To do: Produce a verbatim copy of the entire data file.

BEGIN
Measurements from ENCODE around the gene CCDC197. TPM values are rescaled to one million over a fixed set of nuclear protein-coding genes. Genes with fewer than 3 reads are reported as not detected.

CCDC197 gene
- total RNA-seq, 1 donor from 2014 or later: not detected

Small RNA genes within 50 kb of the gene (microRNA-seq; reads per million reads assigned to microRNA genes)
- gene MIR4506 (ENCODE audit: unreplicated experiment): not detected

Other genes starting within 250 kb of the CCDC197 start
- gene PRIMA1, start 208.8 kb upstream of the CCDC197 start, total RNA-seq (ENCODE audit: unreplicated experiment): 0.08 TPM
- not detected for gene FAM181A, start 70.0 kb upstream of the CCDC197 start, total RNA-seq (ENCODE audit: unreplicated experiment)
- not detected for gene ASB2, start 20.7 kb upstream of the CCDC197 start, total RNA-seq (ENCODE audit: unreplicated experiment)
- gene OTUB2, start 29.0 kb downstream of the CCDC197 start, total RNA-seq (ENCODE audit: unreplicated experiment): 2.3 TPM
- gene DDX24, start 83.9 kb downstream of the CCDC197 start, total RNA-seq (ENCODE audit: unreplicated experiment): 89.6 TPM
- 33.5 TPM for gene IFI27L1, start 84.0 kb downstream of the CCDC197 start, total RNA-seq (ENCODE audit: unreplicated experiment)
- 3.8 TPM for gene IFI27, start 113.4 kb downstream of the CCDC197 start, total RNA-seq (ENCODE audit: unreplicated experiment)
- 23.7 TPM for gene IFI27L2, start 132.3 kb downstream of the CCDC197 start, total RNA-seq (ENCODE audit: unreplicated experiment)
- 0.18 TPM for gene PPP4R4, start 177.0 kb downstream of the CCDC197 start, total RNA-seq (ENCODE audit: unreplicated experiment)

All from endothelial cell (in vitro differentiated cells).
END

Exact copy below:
Measurements from ENCODE around the gene CCDC197. TPM values are rescaled to one million over a fixed set of nuclear protein-coding genes. Genes with fewer than 3 reads are reported as not detected.

CCDC197 gene
- total RNA-seq, 1 donor from 2014 or later: not detected

Small RNA genes within 50 kb of the gene (microRNA-seq; reads per million reads assigned to microRNA genes)
- gene MIR4506 (ENCODE audit: unreplicated experiment): not detected

Other genes starting within 250 kb of the CCDC197 start
- gene PRIMA1, start 208.8 kb upstream of the CCDC197 start, total RNA-seq (ENCODE audit: unreplicated experiment): 0.08 TPM
- not detected for gene FAM181A, start 70.0 kb upstream of the CCDC197 start, total RNA-seq (ENCODE audit: unreplicated experiment)
- not detected for gene ASB2, start 20.7 kb upstream of the CCDC197 start, total RNA-seq (ENCODE audit: unreplicated experiment)
- gene OTUB2, start 29.0 kb downstream of the CCDC197 start, total RNA-seq (ENCODE audit: unreplicated experiment): 2.3 TPM
- gene DDX24, start 83.9 kb downstream of the CCDC197 start, total RNA-seq (ENCODE audit: unreplicated experiment): 89.6 TPM
- 33.5 TPM for gene IFI27L1, start 84.0 kb downstream of the CCDC197 start, total RNA-seq (ENCODE audit: unreplicated experiment)
- 3.8 TPM for gene IFI27, start 113.4 kb downstream of the CCDC197 start, total RNA-seq (ENCODE audit: unreplicated experiment)
- 23.7 TPM for gene IFI27L2, start 132.3 kb downstream of the CCDC197 start, total RNA-seq (ENCODE audit: unreplicated experiment)
- 0.18 TPM for gene PPP4R4, start 177.0 kb downstream of the CCDC197 start, total RNA-seq (ENCODE audit: unreplicated experiment)

All from endothelial cell (in vitro differentiated cells).